Source of All Modern Strains

Many readers aren’t interested in a history lesson, however. How are landrace strains related to modern varieties and hybrids? Put simply, landraces are the origin of all modern cannabis strains. They are the genesis of cannabis in society and reflect its state of development, or evolution, before modern humans began breeding and cultivating the herb for medicine, lifestyle enhancement, and profit.

Cannabis breeders long ago took original landrace strains and bred, or crossed, them in an effort to create new strains possessing the best characteristics of both parents (and, just as with dogs or humans, hopefully few of their bad traits). Some strains feature shorter growing periods or are more resistant to pests or mold, making them the desire of cultivators. Others, especially sativa varieties, may be more difficult to grow and feature relatively long flowering cycles, but can also deliver unique medicinal and psychoactive effects that are sought by many patients and cannabis consumers.

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For all practical purposes, it must be assumed that many landrace strains, in their original, pure form, have been lost forever. Endless crosses over several decades in most areas of the world, especially North America, the United Kingdom, and Europe, have resulted in diluted genetics. The sad reality is that many “pure” breeds of cannabis are often mislabeled. Many purported examples of seeds, harvested cannabis flowers, or concentrates from pure landrace strains are inevitably not. Instead, they are sometimes the descendents of multiple landraces that have been bred (either purposefully or accidentally), going back an unknown number of generations — and with possibly very different characteristics. Also, genetic mutations easily emerge, especially under different growing conditions, which can cause great stress to mature plants.

For decades, strains have been bred to bring out their potency, especially in terms of tetrahydrocannabinol, or THC, the cannabinoid in the plant that delivers psychoactive effects and is largely responsible for its euphoria — but also is a powerful medicine for dozens of diseases. However, researchers and medical professionals have identified something called the entourage effect that supports the concept of whole flower medicine by observing that cannabinoids and terpenes interact synergistically, in a delicate and nuanced supplementation of the human body’s endocannabinoid system.

The good news is that a significant portion of the cannabis breeding community has been focused on creating strains that deliver the greatest medicinal value. Many modern varieties of cannabis are a far cry from the original strains from which they are descended. Just as a modern human living in Kentucky might be a descendant of American founding father Benjamin Franklin while, in most respects, the two humans are very different, cannabis strain crosses often, in reality, feature a morphology (shape and size), growing characteristics, and high type that is very different from their landrace ancestors. Sometimes, crosses and hybrids are more appropriate and therapeutic than landrace strains for particular diseases or ailments.

Understanding Phenotypes and Heirlooms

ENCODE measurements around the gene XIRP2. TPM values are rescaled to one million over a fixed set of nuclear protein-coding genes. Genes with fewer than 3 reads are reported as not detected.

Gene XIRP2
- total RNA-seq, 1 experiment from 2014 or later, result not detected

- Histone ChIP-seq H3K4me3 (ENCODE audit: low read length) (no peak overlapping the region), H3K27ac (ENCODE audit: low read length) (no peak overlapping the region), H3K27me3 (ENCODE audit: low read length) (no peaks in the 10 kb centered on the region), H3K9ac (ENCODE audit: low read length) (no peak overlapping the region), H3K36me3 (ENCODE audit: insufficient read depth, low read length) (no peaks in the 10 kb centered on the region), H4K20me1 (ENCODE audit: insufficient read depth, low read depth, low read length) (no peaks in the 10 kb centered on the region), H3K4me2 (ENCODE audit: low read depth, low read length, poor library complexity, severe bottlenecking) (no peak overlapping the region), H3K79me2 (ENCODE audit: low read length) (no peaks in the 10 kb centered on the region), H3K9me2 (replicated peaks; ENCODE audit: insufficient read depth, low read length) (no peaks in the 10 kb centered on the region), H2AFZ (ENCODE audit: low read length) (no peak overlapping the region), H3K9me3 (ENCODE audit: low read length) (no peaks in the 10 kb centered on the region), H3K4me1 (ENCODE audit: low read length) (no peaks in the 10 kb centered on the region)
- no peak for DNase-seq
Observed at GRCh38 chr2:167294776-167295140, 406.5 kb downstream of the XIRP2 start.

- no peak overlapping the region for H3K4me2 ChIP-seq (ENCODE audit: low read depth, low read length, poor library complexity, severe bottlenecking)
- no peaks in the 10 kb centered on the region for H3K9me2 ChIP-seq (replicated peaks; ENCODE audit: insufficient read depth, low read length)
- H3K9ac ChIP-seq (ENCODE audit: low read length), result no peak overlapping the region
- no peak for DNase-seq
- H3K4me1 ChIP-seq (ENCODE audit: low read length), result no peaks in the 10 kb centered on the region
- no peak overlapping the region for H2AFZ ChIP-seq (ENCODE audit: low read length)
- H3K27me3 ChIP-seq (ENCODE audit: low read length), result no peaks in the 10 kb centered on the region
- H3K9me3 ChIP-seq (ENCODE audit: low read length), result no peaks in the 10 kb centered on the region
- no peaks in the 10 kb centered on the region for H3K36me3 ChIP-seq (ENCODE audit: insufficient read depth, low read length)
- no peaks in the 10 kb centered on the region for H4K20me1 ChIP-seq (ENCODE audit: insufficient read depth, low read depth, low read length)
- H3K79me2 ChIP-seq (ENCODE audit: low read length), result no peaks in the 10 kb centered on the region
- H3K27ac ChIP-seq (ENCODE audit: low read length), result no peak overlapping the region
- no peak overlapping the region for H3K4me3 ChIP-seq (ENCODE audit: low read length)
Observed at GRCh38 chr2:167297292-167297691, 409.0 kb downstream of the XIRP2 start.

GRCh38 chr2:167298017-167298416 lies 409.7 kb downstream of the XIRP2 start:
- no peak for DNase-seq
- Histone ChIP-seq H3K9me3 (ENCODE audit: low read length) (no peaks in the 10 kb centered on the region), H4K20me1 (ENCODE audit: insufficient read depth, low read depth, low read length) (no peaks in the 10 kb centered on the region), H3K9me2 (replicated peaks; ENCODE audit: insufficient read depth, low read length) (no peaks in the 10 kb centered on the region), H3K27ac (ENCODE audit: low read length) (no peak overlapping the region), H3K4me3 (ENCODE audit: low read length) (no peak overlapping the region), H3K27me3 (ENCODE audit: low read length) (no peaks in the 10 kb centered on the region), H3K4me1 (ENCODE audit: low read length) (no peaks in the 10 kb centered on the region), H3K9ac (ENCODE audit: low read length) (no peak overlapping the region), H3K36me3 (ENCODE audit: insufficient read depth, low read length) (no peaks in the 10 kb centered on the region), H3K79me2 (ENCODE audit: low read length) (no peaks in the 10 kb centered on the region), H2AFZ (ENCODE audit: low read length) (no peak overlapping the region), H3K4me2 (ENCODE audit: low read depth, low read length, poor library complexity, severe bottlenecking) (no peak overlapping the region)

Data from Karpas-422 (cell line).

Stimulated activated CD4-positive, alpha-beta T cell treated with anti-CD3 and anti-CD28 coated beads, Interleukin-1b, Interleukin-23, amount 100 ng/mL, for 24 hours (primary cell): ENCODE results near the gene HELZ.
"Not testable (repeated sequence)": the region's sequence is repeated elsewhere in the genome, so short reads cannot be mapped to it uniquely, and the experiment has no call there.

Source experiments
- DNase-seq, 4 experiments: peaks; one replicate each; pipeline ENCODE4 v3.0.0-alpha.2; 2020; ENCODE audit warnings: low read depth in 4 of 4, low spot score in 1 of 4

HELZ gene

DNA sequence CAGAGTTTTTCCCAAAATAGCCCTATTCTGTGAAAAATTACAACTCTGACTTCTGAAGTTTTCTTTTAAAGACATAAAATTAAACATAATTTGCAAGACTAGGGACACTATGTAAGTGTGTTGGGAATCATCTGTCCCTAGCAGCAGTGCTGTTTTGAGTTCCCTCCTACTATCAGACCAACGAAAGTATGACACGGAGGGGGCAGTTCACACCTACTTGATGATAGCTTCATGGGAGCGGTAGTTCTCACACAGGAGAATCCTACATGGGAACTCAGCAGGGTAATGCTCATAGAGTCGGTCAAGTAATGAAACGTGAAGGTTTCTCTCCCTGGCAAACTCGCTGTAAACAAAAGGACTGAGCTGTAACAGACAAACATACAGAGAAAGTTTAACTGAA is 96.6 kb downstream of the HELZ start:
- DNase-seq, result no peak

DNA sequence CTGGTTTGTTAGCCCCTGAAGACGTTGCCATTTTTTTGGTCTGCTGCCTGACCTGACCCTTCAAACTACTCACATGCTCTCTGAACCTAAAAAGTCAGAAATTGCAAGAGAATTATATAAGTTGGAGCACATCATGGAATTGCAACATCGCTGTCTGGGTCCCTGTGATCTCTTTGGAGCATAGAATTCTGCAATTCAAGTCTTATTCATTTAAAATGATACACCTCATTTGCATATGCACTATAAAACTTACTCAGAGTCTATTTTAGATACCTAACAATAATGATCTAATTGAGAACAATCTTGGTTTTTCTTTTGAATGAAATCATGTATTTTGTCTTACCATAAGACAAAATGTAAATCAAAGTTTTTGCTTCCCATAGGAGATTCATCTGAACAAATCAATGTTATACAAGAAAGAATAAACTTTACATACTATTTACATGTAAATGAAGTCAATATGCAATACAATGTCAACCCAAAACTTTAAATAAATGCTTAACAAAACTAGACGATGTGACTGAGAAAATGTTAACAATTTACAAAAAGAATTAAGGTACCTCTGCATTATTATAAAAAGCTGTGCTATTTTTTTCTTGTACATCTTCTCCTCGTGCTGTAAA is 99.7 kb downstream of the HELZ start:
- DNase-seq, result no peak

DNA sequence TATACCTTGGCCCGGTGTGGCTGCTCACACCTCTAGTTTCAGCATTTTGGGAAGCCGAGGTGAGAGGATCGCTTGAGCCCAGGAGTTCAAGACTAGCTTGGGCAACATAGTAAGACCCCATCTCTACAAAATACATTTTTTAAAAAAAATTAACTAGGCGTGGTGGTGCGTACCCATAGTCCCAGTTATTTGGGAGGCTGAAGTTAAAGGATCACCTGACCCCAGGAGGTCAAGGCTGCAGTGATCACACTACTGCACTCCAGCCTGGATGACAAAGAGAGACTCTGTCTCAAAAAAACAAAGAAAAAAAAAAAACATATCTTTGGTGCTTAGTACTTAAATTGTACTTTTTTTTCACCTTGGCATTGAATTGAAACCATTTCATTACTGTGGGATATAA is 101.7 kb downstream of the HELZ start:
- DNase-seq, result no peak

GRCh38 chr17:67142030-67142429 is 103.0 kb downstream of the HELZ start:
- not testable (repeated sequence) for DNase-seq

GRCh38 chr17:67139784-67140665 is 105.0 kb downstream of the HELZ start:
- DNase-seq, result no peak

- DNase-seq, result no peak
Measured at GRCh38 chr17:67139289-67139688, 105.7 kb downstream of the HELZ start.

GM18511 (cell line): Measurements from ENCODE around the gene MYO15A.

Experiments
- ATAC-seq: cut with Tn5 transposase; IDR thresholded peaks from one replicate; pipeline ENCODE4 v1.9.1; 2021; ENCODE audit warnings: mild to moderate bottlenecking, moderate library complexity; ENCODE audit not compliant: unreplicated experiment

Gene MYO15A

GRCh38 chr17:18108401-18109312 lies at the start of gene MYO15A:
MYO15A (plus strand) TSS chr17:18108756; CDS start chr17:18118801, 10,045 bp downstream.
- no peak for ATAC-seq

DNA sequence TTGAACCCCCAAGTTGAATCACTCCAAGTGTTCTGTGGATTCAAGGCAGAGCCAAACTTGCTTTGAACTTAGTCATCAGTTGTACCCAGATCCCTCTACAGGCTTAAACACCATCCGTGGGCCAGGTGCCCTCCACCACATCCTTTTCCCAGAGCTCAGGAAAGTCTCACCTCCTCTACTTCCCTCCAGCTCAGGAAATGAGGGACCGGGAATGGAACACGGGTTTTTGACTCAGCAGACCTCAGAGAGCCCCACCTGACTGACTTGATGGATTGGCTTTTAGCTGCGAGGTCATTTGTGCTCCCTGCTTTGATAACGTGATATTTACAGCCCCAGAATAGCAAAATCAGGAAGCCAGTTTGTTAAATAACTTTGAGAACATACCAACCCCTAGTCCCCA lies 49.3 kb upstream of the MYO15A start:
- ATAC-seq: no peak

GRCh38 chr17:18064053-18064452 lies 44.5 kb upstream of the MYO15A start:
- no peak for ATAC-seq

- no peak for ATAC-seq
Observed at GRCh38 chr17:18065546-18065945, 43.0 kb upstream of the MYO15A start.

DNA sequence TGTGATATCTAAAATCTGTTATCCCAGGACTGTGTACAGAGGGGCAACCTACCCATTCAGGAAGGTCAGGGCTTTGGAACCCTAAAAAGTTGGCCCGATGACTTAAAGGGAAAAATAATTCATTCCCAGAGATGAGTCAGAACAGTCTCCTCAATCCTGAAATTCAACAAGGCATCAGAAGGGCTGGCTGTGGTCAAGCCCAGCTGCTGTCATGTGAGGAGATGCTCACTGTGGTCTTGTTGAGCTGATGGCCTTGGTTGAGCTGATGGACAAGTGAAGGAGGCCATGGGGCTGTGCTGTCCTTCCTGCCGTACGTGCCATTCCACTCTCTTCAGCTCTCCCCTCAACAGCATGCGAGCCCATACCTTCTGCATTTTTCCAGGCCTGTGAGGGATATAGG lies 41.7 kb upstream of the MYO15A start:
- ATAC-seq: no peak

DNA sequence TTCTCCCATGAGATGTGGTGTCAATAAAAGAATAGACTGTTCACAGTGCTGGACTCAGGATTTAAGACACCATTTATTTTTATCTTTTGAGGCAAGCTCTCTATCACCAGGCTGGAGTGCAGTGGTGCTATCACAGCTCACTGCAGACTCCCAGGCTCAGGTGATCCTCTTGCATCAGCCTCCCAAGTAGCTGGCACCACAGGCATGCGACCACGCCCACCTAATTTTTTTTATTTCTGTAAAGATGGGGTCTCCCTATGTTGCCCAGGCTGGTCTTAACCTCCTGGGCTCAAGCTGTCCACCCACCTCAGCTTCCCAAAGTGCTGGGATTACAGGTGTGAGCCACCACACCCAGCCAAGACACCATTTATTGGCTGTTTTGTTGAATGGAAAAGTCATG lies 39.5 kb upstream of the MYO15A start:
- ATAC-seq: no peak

When seeds from landrace strains are cultivated outside the zone in which they evolved, they produce what geneticists and breeders label phenotypes. Phenotypes are transmogrifications of the plant that result in similar, but different characteristics. This includes morphology, development (such as the length of flowering cycles), and biochemical properties (potency and cannabinoid/terpene profiles). Phenotypes that are direct descendents of landrace strains, with no breeding or crossbreeding, are known as heirlooms.

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In landrace strains grown outside their area of origin, a change occurs in the cannabinoid and terpene profiles of the resinous trichomes found on the female flowers of these heirloom varieties. Because they necessarily receive different light cycles, sometimes artificial light instead of natural, and different soil (not to mention dramatic variances in water, humidity, and nutrition), these strains must modify and adapt to their new environments. This changes the inherent characteristics of these strains, including their medical efficacy and high type.

Because they have evolved over hundreds of thousands or even millions of years, landrace strains are considered to be more “balanced,” with terpene and cannabinoid profiles that are in harmony with the needs of the plant, its environment, and — in theory — the humans and animals living in the region that consumed it. (All mammals have an endocannabinoid system and, therefore, are affected by cannabis in a manner similar to humans.)

Origin of American Cultivation Culture

The cannabis cultivation cultures in Northern California and Hawaii have their genesis in heirloom strains introduced to the United States during the 1960s, ’70s, and ’80s. The climate in Northern California sometimes closely approximates that of parts of Afghanistan and the Hindu Kush mountains. Because the central West Coast of the United States is roughly similar in the weather it receives, landrace strains brought back from some regions of Indonesia and the Middle East have traditionally thrived in Northern California. With them, the cannabis culture in the United States has also thrived. Both Hawaii and the entire West Coast have become synonymous with high-quality outdoor grown cannabis — just as Columbia is known for producing some of the world’s best coffee beans.